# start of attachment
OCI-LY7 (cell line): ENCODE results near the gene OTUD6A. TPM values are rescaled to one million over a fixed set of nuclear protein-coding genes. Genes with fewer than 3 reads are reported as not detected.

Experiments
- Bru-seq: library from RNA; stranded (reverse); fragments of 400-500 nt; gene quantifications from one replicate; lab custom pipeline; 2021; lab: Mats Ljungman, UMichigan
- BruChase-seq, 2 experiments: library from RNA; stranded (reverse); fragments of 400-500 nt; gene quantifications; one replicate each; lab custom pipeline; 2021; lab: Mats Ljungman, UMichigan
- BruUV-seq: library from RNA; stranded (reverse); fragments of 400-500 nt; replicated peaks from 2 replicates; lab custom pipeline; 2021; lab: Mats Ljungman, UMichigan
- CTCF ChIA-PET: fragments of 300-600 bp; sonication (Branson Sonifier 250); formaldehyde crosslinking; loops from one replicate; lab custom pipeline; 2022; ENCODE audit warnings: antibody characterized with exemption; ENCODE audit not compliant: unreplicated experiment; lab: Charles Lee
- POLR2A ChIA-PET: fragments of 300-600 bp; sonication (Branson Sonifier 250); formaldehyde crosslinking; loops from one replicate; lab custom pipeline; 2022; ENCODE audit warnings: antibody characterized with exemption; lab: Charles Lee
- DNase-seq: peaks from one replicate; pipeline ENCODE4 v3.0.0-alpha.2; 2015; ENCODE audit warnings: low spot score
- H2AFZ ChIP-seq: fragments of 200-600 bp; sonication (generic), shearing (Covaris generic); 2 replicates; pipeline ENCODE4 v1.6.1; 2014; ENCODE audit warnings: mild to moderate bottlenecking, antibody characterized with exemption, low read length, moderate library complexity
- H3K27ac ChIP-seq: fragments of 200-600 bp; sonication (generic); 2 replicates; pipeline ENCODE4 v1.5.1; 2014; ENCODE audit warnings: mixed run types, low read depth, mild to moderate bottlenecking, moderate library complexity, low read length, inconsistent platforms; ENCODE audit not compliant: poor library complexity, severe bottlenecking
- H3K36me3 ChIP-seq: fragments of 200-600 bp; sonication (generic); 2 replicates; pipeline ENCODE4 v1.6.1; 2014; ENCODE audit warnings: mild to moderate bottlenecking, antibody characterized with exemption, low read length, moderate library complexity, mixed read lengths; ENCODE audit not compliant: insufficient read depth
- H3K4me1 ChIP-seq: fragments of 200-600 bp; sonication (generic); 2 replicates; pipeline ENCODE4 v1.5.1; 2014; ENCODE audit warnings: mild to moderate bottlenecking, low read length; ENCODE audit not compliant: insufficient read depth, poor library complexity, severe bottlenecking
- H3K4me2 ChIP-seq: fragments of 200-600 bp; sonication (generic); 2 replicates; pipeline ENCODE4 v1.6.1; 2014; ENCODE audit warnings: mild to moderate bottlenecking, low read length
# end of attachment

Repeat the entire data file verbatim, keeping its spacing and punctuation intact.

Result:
OCI-LY7 (cell line): ENCODE results near the gene OTUD6A. TPM values are rescaled to one million over a fixed set of nuclear protein-coding genes. Genes with fewer than 3 reads are reported as not detected.

Experiments
- Bru-seq: library from RNA; stranded (reverse); fragments of 400-500 nt; gene quantifications from one replicate; lab custom pipeline; 2021; lab: Mats Ljungman, UMichigan
- BruChase-seq, 2 experiments: library from RNA; stranded (reverse); fragments of 400-500 nt; gene quantifications; one replicate each; lab custom pipeline; 2021; lab: Mats Ljungman, UMichigan
- BruUV-seq: library from RNA; stranded (reverse); fragments of 400-500 nt; replicated peaks from 2 replicates; lab custom pipeline; 2021; lab: Mats Ljungman, UMichigan
- CTCF ChIA-PET: fragments of 300-600 bp; sonication (Branson Sonifier 250); formaldehyde crosslinking; loops from one replicate; lab custom pipeline; 2022; ENCODE audit warnings: antibody characterized with exemption; ENCODE audit not compliant: unreplicated experiment; lab: Charles Lee
- POLR2A ChIA-PET: fragments of 300-600 bp; sonication (Branson Sonifier 250); formaldehyde crosslinking; loops from one replicate; lab custom pipeline; 2022; ENCODE audit warnings: antibody characterized with exemption; lab: Charles Lee
- DNase-seq: peaks from one replicate; pipeline ENCODE4 v3.0.0-alpha.2; 2015; ENCODE audit warnings: low spot score
- H2AFZ ChIP-seq: fragments of 200-600 bp; sonication (generic), shearing (Covaris generic); 2 replicates; pipeline ENCODE4 v1.6.1; 2014; ENCODE audit warnings: mild to moderate bottlenecking, antibody characterized with exemption, low read length, moderate library complexity
- H3K27ac ChIP-seq: fragments of 200-600 bp; sonication (generic); 2 replicates; pipeline ENCODE4 v1.5.1; 2014; ENCODE audit warnings: mixed run types, low read depth, mild to moderate bottlenecking, moderate library complexity, low read length, inconsistent platforms; ENCODE audit not compliant: poor library complexity, severe bottlenecking
- H3K36me3 ChIP-seq: fragments of 200-600 bp; sonication (generic); 2 replicates; pipeline ENCODE4 v1.6.1; 2014; ENCODE audit warnings: mild to moderate bottlenecking, antibody characterized with exemption, low read length, moderate library complexity, mixed read lengths; ENCODE audit not compliant: insufficient read depth
- H3K4me1 ChIP-seq: fragments of 200-600 bp; sonication (generic); 2 replicates; pipeline ENCODE4 v1.5.1; 2014; ENCODE audit warnings: mild to moderate bottlenecking, low read length; ENCODE audit not compliant: insufficient read depth, poor library complexity, severe bottlenecking
- H3K4me2 ChIP-seq: fragments of 200-600 bp; sonication (generic); 2 replicates; pipeline ENCODE4 v1.6.1; 2014; ENCODE audit warnings: mild to moderate bottlenecking, low read length